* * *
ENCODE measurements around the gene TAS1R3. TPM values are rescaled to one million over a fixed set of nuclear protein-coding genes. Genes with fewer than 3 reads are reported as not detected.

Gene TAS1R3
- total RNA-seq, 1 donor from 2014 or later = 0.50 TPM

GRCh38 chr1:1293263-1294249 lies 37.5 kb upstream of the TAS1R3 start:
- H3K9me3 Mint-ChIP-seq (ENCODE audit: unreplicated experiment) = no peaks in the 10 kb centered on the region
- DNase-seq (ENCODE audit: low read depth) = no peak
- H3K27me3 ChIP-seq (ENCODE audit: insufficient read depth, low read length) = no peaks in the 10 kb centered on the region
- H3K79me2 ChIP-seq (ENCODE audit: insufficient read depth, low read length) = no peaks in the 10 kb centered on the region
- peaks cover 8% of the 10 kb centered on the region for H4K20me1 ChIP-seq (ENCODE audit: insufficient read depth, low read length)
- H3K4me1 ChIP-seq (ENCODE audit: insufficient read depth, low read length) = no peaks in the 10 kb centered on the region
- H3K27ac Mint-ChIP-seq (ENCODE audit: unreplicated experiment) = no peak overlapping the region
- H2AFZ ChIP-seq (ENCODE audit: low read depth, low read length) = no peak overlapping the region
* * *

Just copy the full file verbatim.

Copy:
ENCODE measurements around the gene TAS1R3. TPM values are rescaled to one million over a fixed set of nuclear protein-coding genes. Genes with fewer than 3 reads are reported as not detected.

Gene TAS1R3
- total RNA-seq, 1 donor from 2014 or later = 0.50 TPM

GRCh38 chr1:1293263-1294249 lies 37.5 kb upstream of the TAS1R3 start:
- H3K9me3 Mint-ChIP-seq (ENCODE audit: unreplicated experiment) = no peaks in the 10 kb centered on the region
- DNase-seq (ENCODE audit: low read depth) = no peak
- H3K27me3 ChIP-seq (ENCODE audit: insufficient read depth, low read length) = no peaks in the 10 kb centered on the region
- H3K79me2 ChIP-seq (ENCODE audit: insufficient read depth, low read length) = no peaks in the 10 kb centered on the region
- peaks cover 8% of the 10 kb centered on the region for H4K20me1 ChIP-seq (ENCODE audit: insufficient read depth, low read length)
- H3K4me1 ChIP-seq (ENCODE audit: insufficient read depth, low read length) = no peaks in the 10 kb centered on the region
- H3K27ac Mint-ChIP-seq (ENCODE audit: unreplicated experiment) = no peak overlapping the region
- H2AFZ ChIP-seq (ENCODE audit: low read depth, low read length) = no peak overlapping the region